From Tony Townsley, CPA
Many years ago, before starting a family, my wife Susan and I agreed we would to teach our children about money at an early age.
So, we decided to give them a weekly allowance of one dollar each week for every year of age and when they turned five years old, we would divide their allowance into “Three Cups” clearly marked: “Savings Cup”, “Spending Cup” and “Charity Cup”.
Since that time, each and every Saturday, we have given our son, Jake, and our daughter, Emma their allowance and it has been divided into each of their three cups. Both Jake and Emma have been required to do chores around the house as part of their family responsibility from the onset. But, we never wanted to “pay them” for merely “helping around the house”, nor did we want to put a price on each of the chores we asked them to do. Instead, we gave them an allowance (requiring them to divide it into the three cups) to teach them about money management.
When they each turned 5 years old, 70% of their allowance was put into their “Savings Cup”, 20% into their “Spending Cup” and 10% into their “Charity Cup”. As they got older, more money has been placed into their “Spending Cup” and less in their “Savings Cup”. By age 18, 20% of their allowance will be placed into their “Savings Cup”, 70% into their “Spending Cup” and 10% will continue to be placed into their “Charity Cup”. Our goal is for Jake and Emma, as adults, to continue to allocate the money they earn into three cups based on having helped them create positive habits and discipline with their money when they were children.
In the beginning, every couple of weeks we took our children to the bank to deposit their “Savings Cup” money. At first, they didn’t want to go because they wanted to see (in person and for themselves) their money accumulate in their cups, but they soon learned the bank paid them interest to hold their money for them and they could also get a sucker during each trip. As the years have gone by, Jake and Emma have invested their money in CDs, stocks and mutual funds. And, recently, they have begun to decide how it is invested.
The “Spending Cup” is used to teach them about how to stretch their money to buy the things they want to purchase. By saving their own money to buy things they want, they gain a lot of personal satisfaction. We teach them to be patient by comparison shopping and watching for sales or to use coupons to save money for what they want to buy.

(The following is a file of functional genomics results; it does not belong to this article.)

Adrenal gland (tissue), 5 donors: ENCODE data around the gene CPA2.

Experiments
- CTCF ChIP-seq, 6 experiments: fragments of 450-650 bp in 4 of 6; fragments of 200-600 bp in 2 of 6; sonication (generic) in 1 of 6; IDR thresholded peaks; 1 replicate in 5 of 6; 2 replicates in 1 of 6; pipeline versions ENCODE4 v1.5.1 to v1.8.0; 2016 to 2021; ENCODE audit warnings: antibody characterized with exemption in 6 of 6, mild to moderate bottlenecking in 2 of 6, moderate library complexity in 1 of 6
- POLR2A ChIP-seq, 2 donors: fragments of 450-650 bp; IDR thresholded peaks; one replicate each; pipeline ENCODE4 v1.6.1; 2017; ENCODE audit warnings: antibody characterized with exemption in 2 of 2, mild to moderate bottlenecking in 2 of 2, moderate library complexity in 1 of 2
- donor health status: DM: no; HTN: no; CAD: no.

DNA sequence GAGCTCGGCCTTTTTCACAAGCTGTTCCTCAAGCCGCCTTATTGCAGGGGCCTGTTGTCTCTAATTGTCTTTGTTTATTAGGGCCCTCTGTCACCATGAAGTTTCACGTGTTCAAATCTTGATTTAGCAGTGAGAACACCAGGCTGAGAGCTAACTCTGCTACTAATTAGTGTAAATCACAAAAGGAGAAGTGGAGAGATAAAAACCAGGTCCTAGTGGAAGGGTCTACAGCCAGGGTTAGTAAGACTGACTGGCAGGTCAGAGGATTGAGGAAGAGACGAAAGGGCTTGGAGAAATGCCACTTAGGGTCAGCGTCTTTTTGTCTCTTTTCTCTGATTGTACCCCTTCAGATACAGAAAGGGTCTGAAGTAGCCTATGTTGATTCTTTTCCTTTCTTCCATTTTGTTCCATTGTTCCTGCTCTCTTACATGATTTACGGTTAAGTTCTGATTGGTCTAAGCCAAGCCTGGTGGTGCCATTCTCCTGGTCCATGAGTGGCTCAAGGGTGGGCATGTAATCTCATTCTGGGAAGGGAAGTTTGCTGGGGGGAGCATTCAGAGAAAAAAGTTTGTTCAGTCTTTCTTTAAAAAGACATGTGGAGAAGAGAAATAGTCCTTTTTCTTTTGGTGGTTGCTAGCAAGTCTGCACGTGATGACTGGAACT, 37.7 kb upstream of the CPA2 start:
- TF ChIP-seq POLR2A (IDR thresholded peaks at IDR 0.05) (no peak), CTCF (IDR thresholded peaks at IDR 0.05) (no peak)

The “Charity Cup” is our favorite cup. Our children give one half of their charity money each week to our church. The other half accumulates and they pick what charities they would like to give to. Over the years, they have donated to food pantries, The Humane Society, American Red Cross, Children’s Hospitals and many other charitable causes. We have also taught them to be good stewards with their time as well, volunteering for different charitable groups.
As we had hoped, these three, little cups have led our entire family on many wonderful adventures and inspired us to share our life-affirming experiences with others through a best-selling and award-winning children’s book we self-published with friends entitled, Three Cups (which includes a “How-To/Parents Guide). You could say that our book is a financial literacy tool for the entire family - for children, parents and grandparents alike.
Our country is experiencing unprecedented economic challenges right now, making the lessons Three Cups teaches quite timely. Imagine how different our lives would be if we learned how to manage our money as children and not when we are older and find ourselves in a difficult financial situation.
The book is available at www.3cupsbook.com . What a different world it would be if every child had a copy of Three Cups and followed its simple teachings and tenants.